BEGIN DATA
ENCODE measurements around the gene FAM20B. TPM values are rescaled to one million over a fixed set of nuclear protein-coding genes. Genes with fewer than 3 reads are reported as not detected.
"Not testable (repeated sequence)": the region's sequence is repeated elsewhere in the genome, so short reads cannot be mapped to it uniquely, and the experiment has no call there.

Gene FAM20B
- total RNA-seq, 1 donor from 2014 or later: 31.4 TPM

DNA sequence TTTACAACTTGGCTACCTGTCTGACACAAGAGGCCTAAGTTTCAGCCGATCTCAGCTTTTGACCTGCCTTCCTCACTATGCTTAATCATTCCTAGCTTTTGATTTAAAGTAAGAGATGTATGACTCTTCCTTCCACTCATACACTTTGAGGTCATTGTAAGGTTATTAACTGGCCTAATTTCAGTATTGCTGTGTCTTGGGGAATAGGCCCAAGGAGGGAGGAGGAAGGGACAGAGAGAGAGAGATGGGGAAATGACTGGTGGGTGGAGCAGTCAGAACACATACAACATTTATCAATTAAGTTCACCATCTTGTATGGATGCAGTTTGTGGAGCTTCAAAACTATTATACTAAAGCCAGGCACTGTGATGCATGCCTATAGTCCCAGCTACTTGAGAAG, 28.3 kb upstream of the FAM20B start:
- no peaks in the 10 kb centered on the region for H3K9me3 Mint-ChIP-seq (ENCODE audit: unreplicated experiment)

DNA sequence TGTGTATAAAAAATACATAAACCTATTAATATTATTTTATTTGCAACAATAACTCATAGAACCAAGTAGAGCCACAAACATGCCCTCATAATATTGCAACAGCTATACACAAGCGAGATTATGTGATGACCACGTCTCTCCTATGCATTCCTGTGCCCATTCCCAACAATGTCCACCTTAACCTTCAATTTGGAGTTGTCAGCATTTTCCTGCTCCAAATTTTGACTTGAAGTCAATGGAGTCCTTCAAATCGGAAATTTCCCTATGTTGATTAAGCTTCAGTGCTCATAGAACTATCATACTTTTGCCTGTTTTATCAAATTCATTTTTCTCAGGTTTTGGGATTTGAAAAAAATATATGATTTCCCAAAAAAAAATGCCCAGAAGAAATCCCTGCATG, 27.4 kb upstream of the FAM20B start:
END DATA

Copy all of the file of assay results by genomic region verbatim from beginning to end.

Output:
ENCODE measurements around the gene FAM20B. TPM values are rescaled to one million over a fixed set of nuclear protein-coding genes. Genes with fewer than 3 reads are reported as not detected.
"Not testable (repeated sequence)": the region's sequence is repeated elsewhere in the genome, so short reads cannot be mapped to it uniquely, and the experiment has no call there.

Gene FAM20B
- total RNA-seq, 1 donor from 2014 or later: 31.4 TPM

DNA sequence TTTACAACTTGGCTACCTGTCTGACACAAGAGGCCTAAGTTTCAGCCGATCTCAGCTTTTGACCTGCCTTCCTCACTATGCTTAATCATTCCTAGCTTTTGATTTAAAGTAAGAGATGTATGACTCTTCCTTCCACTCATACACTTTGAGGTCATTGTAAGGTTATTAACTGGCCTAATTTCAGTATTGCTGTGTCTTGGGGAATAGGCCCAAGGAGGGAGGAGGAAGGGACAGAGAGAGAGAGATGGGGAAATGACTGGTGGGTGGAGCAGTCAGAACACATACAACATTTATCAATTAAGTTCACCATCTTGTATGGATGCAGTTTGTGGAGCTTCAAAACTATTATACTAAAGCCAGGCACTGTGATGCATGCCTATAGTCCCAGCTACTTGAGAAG, 28.3 kb upstream of the FAM20B start:
- no peaks in the 10 kb centered on the region for H3K9me3 Mint-ChIP-seq (ENCODE audit: unreplicated experiment)

DNA sequence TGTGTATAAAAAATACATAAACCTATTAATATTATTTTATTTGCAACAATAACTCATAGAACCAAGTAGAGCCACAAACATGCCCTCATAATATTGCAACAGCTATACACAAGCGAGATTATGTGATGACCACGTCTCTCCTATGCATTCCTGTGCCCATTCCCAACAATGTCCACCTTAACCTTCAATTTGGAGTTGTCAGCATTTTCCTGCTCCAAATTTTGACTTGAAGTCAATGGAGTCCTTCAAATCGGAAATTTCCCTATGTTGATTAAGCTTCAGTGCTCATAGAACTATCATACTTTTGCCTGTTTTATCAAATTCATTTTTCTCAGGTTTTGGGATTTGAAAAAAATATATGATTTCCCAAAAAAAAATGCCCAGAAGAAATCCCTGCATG, 27.4 kb upstream of the FAM20B start: